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Brown would welcome new F1 Concorde Agreement "sooner rather than later"

McLaren CEO Zak Brown would like Formula 1 to sign a new Concorde Agreement "sooner rather than later" amid Liberty Media's push to "strike while the iron it's hot".

Zak Brown, CEO, McLaren Racing, in the team principals Press Conference

The current Concorde Agreement, F1's crucial three-way commercial deal between the commercial rights holder (Liberty Media-owned FOM), the FIA and the 10 teams covers the 2021-2025 period.

With two more years remaining beyond the current season, there's no rush to thrash out a fresh deal, but in a recent call with Wall Street analysts Liberty Media president Greg Maffei said he was keen to "strike while the iron is hot" and use F1's strong momentum to agree to new terms well ahead of time.

"We have several years left to run on the Concorde Agreement," Maffei said.

"But I think there's a consensus among the teams and the FIA and ourselves that now might be a good time to try and strike while the iron is hot and renew and extend the Concorde Agreement."

McLaren CEO Brown thinks it would be beneficial for the stability of the series to get a new deal done "sooner rather than later" and believes a new deal could be little more than a "rinse and repeat" of the current terms.

"I think everything's working great," he said. "If you look at the health of the sport, from a Liberty point of view, from the 10 racing teams’ point of view, the teams that want to come in, the promoters, the fans, the TV, so I'd like to see it get done sooner rather than later, just for the stability and longevity of the sport.

"I also think it's a little bit of a rinse and repeat. I think it's working. I don't think there's much to add or change to the existing agreement, so I don't think it needs to be a prolonged conversation either. I'd pretty much be happy with a rinse and repeat with a few tweaks here and there.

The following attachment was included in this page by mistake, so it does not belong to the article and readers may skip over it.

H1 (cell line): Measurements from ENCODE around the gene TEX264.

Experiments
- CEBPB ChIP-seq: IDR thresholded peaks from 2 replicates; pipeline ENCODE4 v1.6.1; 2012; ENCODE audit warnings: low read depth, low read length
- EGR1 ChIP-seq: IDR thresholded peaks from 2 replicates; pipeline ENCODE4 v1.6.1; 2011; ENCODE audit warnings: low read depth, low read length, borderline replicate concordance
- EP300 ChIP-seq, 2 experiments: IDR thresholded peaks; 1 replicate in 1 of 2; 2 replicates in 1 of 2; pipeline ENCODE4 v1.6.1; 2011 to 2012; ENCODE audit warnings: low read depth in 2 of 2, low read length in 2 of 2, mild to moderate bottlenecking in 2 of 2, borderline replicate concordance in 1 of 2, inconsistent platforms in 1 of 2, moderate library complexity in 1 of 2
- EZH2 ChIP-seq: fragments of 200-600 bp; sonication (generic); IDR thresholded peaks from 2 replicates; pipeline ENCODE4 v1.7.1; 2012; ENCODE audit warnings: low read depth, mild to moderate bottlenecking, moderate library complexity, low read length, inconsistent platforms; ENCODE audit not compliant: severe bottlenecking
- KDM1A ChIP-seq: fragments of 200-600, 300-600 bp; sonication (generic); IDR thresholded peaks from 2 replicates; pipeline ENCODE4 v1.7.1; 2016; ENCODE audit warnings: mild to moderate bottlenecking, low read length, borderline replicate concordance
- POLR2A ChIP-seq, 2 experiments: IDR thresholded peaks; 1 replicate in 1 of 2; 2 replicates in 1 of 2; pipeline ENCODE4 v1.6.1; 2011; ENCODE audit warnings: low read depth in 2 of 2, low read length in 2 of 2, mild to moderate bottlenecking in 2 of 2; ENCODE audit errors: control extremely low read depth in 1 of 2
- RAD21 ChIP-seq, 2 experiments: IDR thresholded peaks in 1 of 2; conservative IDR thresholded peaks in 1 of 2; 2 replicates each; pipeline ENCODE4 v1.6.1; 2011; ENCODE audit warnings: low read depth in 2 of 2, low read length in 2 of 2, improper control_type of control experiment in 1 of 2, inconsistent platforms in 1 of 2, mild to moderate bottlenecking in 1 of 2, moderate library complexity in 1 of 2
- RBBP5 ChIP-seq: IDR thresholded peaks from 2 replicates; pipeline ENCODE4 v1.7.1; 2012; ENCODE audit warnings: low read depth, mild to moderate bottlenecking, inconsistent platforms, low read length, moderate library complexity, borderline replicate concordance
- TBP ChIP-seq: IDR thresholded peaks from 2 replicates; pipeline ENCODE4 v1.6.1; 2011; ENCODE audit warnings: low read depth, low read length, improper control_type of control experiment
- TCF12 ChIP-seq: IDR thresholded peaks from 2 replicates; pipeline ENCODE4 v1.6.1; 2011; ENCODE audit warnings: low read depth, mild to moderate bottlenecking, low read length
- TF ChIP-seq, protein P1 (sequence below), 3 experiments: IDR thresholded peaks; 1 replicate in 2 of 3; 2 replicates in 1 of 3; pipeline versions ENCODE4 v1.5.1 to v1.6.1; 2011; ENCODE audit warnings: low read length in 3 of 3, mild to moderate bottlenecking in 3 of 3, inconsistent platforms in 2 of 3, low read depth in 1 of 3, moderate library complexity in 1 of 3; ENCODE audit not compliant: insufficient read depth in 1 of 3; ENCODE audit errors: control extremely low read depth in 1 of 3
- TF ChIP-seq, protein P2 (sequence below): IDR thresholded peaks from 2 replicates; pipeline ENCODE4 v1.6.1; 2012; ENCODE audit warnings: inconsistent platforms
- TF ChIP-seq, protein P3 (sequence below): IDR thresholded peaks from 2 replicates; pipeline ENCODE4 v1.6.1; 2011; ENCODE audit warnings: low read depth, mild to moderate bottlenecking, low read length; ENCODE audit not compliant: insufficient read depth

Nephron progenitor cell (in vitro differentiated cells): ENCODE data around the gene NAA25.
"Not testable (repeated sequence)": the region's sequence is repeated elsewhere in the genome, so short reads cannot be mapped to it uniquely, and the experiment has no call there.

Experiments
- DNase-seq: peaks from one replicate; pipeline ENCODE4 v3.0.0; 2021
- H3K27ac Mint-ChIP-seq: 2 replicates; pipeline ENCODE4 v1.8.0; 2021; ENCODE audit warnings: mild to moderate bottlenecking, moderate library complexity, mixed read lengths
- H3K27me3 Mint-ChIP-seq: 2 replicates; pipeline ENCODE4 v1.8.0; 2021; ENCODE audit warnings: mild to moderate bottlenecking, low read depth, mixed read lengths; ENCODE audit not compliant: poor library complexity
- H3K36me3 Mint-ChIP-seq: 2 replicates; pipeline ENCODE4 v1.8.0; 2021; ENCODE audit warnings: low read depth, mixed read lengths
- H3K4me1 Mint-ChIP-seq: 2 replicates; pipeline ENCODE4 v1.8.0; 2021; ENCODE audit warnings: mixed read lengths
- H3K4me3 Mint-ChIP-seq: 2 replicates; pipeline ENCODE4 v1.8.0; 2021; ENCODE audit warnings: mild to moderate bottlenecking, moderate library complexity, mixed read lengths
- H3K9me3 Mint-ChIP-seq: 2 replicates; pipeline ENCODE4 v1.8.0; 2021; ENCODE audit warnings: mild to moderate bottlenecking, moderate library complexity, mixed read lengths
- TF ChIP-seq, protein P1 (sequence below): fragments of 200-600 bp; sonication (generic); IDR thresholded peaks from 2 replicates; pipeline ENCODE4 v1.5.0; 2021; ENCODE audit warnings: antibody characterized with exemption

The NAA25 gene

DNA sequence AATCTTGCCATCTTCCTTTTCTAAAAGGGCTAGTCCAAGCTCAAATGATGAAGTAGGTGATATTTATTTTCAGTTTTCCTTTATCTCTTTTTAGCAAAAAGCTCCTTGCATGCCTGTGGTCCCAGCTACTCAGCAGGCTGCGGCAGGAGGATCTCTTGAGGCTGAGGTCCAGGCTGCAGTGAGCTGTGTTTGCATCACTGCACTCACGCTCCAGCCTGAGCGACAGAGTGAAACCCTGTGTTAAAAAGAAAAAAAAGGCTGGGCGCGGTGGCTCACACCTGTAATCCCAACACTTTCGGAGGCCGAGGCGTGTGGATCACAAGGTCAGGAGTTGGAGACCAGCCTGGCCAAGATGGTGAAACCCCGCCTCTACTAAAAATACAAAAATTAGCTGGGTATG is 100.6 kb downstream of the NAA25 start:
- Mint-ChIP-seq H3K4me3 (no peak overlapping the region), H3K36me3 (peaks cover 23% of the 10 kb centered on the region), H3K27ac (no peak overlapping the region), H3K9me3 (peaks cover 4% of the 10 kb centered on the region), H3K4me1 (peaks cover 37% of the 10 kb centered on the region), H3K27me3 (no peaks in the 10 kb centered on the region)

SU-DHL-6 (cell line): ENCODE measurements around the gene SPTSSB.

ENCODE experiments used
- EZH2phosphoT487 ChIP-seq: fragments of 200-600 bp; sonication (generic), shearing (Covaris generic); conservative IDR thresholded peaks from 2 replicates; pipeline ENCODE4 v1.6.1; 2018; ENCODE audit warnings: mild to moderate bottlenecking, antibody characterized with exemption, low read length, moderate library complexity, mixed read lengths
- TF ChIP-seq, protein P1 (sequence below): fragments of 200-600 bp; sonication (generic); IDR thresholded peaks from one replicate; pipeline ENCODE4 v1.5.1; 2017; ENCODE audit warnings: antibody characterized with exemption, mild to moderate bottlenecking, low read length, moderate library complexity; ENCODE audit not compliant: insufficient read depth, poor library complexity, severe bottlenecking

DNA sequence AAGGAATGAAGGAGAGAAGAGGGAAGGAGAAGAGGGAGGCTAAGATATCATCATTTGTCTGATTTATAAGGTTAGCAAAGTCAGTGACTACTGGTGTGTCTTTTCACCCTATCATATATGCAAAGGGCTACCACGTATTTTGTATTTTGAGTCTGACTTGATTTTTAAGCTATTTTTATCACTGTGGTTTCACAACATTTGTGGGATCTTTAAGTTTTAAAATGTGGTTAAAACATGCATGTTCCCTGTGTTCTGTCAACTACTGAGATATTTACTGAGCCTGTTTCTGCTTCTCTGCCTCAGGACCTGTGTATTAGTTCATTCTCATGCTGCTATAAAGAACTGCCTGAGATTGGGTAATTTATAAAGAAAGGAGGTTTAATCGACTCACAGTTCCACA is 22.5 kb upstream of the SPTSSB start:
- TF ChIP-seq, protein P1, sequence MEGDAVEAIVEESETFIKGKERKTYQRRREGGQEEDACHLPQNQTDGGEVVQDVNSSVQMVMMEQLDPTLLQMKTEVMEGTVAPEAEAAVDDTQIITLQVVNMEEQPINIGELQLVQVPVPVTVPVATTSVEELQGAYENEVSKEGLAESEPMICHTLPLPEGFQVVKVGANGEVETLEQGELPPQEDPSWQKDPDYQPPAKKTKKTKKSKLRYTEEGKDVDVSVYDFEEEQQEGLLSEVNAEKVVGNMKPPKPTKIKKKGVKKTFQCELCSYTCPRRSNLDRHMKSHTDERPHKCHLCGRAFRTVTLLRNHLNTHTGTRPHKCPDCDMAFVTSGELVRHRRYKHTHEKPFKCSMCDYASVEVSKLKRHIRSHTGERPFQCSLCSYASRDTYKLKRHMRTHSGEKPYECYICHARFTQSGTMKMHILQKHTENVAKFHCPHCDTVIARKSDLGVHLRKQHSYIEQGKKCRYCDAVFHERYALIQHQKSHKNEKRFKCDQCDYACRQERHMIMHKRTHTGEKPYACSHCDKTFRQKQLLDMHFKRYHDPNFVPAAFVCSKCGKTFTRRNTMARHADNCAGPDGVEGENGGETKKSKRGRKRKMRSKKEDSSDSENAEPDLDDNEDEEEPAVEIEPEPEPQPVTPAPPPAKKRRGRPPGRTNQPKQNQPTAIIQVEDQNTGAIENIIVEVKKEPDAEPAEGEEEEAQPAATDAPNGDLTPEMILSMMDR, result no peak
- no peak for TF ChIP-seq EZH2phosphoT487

"There's things in the digital age that have advanced since we did the last agreement that I think need to be discussed. But I think for the most part, it's a solid agreement. It's working so we don't really need to fix what's not broken."

Guenther Steiner, Team Principal, Haas F1 Team, on the grid

Guenther Steiner, Team Principal, Haas F1 Team, on the grid

Photo by: Alexander Trienitz / Motorsport Images

Haas' Gunther Steiner and Alpine team boss Otmar Szafnauer were also not against the idea of commencing formal talks in the near future.

"I think if you start now, you know how long these Concorde agreements normally take, so the earlier we start, the earlier we get to a conclusion," said Steiner.

"So, I'm not against this if FOM wants to come and propose to us what they want to do for the next five years, which is actually the next seven years now. I think we, as a team, are pretty happy to talk with them."

Sazfnauer added: "If FOM are willing to start talking with the teams and start an outline of what a new Concorde Agreement could be, then starting early, I don't see any downside with that."

Mercedes team principal Toto Wolff urged F1 to keep fresh Concorde discussions behind closed doors and steer it away from controversy.

"I think most important is to have these conversations behind closed doors," Wolff stressed. "If we have a long period of alignment and a contract, such as Concorde, the longer it goes, the better it is for all of our businesses, but we are in a very early stage.

"We haven't really started talking properly. That's going to happen soon. But it should happen in a constructive way, not maybe live broadcasted and creating controversy."

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Red Bull's Christian Horner said he is looking forward "to the jousting that will no doubt take place" between all stakeholders over the additional value F1 has generated under Liberty Media's watch.

"Formula 1 has never been in a stronger position. I think Liberty has done a great job with a sport," he added.

"We're seeing new markets, new growth, new fans, and a new demographic of fans. There's always going to be that debate between the teams and the commercial rights holder of who should have the more value, and I look forward to the jousting that will no doubt take place, as Toto says, behind doors.

"But I think longevity is in the best interest of everybody, to have a settled sport that has a clear direction for the future, of what its goals and objectives are, together with the technical, sporting and financial regulations that we want to develop for the future, to just continue to make the sport better and more appealing and more inclusive over the coming years."

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